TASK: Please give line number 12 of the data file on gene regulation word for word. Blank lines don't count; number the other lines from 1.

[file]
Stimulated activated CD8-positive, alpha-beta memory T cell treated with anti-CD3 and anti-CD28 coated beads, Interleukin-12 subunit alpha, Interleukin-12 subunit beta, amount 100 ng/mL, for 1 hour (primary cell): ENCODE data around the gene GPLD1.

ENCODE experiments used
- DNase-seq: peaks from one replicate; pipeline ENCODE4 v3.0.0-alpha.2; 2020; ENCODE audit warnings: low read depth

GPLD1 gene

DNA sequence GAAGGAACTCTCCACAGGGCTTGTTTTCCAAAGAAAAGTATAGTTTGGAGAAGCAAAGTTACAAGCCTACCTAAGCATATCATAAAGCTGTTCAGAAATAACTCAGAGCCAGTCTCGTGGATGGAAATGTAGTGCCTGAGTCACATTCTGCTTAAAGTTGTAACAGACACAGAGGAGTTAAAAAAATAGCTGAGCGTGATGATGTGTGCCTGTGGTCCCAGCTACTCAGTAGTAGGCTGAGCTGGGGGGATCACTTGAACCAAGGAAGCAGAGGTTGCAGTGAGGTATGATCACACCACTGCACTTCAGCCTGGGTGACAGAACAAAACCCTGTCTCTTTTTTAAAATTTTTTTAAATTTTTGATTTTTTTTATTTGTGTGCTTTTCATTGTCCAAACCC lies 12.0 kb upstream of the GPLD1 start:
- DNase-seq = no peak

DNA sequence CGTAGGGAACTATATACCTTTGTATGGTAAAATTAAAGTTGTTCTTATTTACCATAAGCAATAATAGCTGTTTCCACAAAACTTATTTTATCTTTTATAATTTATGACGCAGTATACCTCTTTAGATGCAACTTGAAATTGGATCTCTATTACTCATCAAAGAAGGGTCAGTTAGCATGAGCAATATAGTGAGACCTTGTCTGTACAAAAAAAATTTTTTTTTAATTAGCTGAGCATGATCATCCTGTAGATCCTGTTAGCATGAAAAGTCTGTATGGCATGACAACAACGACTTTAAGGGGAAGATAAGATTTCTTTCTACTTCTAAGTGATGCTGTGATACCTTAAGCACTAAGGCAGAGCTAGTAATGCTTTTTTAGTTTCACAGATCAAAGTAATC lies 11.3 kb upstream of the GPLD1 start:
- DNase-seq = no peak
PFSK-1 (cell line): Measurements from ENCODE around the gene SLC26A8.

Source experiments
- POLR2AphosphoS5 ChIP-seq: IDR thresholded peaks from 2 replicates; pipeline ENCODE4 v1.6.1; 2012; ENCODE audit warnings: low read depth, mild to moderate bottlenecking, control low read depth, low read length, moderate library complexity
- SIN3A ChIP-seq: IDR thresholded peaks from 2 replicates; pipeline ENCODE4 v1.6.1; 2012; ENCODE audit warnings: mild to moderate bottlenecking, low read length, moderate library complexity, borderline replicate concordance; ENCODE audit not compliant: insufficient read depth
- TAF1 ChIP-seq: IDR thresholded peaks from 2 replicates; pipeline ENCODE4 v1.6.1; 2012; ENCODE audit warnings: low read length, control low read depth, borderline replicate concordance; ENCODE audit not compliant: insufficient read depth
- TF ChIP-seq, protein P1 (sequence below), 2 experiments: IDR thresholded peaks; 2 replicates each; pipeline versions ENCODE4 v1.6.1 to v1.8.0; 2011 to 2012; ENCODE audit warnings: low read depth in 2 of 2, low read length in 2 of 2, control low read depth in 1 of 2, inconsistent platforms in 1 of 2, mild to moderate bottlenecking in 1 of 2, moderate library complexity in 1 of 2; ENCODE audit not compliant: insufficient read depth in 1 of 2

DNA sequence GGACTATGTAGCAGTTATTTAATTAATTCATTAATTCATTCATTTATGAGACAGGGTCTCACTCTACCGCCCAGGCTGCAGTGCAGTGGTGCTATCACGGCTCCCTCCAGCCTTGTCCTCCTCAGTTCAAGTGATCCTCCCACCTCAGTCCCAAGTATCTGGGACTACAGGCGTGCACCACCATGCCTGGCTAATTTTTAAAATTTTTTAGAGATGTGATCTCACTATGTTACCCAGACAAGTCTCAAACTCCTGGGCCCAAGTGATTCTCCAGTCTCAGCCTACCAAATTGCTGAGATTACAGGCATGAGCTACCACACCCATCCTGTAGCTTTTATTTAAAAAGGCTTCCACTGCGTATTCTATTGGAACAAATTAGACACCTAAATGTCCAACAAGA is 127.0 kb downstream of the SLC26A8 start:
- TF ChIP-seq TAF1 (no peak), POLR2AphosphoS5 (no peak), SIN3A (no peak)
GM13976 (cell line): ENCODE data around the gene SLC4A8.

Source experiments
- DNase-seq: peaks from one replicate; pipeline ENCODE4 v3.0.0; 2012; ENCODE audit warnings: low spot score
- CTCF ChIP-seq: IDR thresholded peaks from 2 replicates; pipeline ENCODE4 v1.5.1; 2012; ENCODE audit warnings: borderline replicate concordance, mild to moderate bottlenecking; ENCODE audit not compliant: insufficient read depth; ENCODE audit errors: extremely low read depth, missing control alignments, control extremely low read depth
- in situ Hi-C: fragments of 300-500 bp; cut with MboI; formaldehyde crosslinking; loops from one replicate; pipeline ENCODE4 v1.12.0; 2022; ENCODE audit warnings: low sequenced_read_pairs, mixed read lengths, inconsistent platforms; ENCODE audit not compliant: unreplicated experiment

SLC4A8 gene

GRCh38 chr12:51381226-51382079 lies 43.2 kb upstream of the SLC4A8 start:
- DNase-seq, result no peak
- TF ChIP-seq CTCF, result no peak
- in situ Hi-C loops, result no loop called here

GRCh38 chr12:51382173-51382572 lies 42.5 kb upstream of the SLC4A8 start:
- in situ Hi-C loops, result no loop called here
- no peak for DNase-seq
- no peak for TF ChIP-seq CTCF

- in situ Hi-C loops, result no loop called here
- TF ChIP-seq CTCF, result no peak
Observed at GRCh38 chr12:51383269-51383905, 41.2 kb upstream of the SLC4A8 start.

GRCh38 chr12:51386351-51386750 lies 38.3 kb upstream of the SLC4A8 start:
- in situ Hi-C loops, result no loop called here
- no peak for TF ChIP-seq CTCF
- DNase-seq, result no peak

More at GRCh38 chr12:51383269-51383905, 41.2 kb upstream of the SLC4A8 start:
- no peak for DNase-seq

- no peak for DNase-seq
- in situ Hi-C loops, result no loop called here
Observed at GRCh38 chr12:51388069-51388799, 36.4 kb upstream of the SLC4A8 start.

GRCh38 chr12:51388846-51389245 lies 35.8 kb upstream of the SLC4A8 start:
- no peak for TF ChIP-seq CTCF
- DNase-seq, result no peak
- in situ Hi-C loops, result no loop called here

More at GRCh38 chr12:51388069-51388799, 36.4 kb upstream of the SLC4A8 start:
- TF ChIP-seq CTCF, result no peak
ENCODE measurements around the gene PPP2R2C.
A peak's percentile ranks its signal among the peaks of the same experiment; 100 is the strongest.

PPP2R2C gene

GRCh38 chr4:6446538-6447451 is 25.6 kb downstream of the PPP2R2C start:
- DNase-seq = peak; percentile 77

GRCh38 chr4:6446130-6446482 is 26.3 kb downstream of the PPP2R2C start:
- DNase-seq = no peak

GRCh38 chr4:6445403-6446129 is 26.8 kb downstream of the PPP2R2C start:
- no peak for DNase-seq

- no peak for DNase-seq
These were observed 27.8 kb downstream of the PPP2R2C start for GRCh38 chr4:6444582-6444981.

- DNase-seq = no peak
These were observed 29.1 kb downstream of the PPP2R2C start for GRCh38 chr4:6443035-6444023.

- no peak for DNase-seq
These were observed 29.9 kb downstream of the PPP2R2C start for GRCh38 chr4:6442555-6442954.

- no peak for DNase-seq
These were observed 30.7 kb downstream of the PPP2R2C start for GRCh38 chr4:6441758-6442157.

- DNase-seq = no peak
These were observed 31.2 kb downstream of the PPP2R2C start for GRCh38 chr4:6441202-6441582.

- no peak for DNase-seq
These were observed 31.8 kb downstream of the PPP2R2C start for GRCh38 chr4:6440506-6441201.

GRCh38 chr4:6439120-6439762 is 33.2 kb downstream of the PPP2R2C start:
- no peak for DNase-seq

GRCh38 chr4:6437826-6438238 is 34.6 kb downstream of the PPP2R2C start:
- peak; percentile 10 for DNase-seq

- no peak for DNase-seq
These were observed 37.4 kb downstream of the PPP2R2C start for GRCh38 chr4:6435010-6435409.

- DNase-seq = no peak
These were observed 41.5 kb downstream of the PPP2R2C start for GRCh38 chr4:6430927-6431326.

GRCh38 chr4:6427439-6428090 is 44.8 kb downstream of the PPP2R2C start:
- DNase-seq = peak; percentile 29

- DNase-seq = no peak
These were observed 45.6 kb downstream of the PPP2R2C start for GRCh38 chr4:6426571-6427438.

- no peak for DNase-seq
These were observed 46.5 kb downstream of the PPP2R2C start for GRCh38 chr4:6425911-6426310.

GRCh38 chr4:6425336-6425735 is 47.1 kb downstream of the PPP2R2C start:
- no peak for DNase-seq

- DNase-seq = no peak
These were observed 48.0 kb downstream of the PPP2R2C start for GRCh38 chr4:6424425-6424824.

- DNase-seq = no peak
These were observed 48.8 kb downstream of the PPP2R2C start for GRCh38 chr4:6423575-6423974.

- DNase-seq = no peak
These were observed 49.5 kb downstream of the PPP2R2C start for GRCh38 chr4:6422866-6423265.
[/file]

- SIN3A ChIP-seq: IDR thresholded peaks from 2 replicates; pipeline ENCODE4 v1.6.1; 2012; ENCODE audit warnings: mild to moderate bottlenecking, low read length, moderate library complexity, borderline replicate concordance; ENCODE audit not compliant: insufficient read depth